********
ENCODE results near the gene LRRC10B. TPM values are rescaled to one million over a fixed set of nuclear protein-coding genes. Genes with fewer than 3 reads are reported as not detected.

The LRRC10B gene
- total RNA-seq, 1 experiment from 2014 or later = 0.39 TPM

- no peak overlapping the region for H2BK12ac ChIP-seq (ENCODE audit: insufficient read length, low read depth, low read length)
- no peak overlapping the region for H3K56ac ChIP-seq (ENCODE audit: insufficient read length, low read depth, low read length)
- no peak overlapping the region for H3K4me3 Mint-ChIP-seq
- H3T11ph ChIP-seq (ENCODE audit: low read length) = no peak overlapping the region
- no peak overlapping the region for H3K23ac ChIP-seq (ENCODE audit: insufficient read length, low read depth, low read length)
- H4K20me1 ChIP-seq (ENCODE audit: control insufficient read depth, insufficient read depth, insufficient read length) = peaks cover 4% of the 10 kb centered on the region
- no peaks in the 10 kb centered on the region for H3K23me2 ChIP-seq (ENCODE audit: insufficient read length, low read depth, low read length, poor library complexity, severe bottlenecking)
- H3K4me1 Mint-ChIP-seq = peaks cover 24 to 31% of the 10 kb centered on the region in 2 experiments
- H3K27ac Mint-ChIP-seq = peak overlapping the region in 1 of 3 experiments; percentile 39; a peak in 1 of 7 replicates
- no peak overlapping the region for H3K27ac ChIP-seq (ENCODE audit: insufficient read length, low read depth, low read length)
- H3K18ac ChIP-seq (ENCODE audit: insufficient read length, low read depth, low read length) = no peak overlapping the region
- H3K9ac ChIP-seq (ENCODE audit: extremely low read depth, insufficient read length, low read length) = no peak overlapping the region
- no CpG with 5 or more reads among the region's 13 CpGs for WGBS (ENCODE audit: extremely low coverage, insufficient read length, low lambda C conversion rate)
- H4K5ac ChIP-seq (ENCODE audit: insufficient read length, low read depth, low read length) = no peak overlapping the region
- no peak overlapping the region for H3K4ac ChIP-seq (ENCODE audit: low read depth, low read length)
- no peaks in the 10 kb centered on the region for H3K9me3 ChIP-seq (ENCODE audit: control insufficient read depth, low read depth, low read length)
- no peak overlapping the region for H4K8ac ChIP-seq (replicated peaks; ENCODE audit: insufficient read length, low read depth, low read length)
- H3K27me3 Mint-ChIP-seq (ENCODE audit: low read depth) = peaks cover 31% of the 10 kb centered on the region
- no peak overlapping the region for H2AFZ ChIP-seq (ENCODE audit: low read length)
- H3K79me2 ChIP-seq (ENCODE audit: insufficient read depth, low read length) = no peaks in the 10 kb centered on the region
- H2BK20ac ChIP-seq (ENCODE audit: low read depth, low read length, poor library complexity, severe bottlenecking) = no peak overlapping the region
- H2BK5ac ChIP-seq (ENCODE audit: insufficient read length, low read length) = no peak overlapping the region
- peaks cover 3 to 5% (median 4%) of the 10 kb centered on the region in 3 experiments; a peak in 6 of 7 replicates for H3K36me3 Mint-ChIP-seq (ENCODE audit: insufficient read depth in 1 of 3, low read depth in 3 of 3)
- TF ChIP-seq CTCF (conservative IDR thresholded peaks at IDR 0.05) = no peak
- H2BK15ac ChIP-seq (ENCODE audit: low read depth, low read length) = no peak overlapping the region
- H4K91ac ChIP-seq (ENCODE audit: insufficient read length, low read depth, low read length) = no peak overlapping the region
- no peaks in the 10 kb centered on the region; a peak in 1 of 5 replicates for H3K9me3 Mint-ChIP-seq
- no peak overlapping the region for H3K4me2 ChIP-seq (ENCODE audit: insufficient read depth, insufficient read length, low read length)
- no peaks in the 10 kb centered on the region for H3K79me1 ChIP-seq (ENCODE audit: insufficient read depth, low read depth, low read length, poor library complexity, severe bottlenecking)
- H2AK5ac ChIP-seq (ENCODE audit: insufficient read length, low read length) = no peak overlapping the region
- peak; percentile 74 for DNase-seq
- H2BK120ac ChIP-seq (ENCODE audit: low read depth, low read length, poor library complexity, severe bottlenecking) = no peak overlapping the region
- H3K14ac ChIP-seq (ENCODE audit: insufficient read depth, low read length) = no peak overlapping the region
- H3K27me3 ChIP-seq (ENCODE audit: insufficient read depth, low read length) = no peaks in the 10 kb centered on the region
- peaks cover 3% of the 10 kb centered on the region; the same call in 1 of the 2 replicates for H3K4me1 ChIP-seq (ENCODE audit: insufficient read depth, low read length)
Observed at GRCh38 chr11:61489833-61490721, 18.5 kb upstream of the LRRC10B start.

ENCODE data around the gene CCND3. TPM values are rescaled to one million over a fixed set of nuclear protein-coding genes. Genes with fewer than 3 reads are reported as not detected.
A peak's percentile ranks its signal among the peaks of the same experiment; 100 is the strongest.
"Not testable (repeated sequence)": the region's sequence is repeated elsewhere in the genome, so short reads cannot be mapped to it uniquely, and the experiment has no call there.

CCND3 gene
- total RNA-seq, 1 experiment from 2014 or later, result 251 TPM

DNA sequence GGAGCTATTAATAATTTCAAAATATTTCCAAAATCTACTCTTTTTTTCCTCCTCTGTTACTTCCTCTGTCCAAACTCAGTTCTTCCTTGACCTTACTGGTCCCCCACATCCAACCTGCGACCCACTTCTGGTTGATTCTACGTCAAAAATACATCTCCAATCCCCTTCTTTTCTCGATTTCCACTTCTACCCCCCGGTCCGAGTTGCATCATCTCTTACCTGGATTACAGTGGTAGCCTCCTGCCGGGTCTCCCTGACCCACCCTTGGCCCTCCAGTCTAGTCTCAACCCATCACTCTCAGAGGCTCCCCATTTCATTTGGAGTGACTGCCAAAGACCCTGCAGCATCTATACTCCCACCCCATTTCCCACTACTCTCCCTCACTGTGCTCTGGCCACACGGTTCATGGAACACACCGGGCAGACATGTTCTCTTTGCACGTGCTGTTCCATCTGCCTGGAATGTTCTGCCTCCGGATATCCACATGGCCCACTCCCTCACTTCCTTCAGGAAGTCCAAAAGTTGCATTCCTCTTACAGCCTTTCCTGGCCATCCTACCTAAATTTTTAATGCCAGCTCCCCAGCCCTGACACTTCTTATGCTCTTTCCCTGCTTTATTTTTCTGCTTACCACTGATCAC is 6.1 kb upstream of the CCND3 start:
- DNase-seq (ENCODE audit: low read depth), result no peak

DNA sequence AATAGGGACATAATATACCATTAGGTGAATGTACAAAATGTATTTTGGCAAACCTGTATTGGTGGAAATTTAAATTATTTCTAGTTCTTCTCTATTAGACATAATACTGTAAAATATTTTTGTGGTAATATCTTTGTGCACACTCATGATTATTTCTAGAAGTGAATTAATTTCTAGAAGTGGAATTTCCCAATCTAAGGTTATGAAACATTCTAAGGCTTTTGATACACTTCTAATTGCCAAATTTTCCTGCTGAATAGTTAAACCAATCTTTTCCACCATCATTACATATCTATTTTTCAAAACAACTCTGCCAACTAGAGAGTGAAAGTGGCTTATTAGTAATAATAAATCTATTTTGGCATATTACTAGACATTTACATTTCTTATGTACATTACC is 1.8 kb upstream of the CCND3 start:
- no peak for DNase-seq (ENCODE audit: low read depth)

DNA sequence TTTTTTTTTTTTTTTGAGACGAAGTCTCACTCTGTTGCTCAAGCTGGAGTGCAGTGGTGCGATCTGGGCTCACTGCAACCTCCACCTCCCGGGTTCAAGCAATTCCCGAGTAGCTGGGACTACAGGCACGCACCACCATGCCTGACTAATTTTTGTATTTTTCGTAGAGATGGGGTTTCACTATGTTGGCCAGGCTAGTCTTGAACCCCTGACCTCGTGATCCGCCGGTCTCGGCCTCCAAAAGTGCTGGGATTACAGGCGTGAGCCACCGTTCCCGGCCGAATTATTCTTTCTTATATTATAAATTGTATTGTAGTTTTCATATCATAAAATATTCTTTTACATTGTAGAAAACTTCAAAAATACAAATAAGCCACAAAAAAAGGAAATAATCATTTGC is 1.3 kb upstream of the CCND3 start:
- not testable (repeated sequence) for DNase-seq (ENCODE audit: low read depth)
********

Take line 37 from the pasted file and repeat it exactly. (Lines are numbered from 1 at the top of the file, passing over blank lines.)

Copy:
- H3K27me3 ChIP-seq (ENCODE audit: insufficient read depth, low read length) = no peaks in the 10 kb centered on the region